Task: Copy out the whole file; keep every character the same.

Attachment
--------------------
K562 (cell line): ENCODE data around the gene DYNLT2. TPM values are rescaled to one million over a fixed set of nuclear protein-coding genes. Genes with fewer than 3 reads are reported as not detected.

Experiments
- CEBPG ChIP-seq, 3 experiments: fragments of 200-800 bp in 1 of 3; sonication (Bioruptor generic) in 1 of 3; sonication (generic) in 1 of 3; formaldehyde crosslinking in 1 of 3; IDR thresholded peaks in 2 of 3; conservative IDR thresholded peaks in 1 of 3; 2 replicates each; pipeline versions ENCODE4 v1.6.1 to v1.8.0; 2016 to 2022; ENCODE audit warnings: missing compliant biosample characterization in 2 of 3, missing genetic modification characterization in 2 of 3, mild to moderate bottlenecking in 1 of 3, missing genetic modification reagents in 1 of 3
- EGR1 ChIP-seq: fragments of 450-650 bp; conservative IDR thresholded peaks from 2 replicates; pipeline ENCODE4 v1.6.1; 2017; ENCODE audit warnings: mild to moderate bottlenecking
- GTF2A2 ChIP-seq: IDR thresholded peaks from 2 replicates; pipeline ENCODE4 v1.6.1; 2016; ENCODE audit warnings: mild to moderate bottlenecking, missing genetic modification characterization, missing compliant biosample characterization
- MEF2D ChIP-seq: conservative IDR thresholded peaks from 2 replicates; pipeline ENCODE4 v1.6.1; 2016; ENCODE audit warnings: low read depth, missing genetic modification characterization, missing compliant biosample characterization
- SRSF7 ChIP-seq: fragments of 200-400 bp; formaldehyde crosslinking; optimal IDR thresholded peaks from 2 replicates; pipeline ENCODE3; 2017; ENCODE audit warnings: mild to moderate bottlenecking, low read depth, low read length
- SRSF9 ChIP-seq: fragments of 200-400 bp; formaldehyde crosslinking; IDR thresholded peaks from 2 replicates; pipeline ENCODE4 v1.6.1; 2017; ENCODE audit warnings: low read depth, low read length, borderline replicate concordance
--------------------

K562 (cell line): ENCODE data around the gene DYNLT2. TPM values are rescaled to one million over a fixed set of nuclear protein-coding genes. Genes with fewer than 3 reads are reported as not detected.

Experiments
- CEBPG ChIP-seq, 3 experiments: fragments of 200-800 bp in 1 of 3; sonication (Bioruptor generic) in 1 of 3; sonication (generic) in 1 of 3; formaldehyde crosslinking in 1 of 3; IDR thresholded peaks in 2 of 3; conservative IDR thresholded peaks in 1 of 3; 2 replicates each; pipeline versions ENCODE4 v1.6.1 to v1.8.0; 2016 to 2022; ENCODE audit warnings: missing compliant biosample characterization in 2 of 3, missing genetic modification characterization in 2 of 3, mild to moderate bottlenecking in 1 of 3, missing genetic modification reagents in 1 of 3
- EGR1 ChIP-seq: fragments of 450-650 bp; conservative IDR thresholded peaks from 2 replicates; pipeline ENCODE4 v1.6.1; 2017; ENCODE audit warnings: mild to moderate bottlenecking
- GTF2A2 ChIP-seq: IDR thresholded peaks from 2 replicates; pipeline ENCODE4 v1.6.1; 2016; ENCODE audit warnings: mild to moderate bottlenecking, missing genetic modification characterization, missing compliant biosample characterization
- MEF2D ChIP-seq: conservative IDR thresholded peaks from 2 replicates; pipeline ENCODE4 v1.6.1; 2016; ENCODE audit warnings: low read depth, missing genetic modification characterization, missing compliant biosample characterization
- SRSF7 ChIP-seq: fragments of 200-400 bp; formaldehyde crosslinking; optimal IDR thresholded peaks from 2 replicates; pipeline ENCODE3; 2017; ENCODE audit warnings: mild to moderate bottlenecking, low read depth, low read length
- SRSF9 ChIP-seq: fragments of 200-400 bp; formaldehyde crosslinking; IDR thresholded peaks from 2 replicates; pipeline ENCODE4 v1.6.1; 2017; ENCODE audit warnings: low read depth, low read length, borderline replicate concordance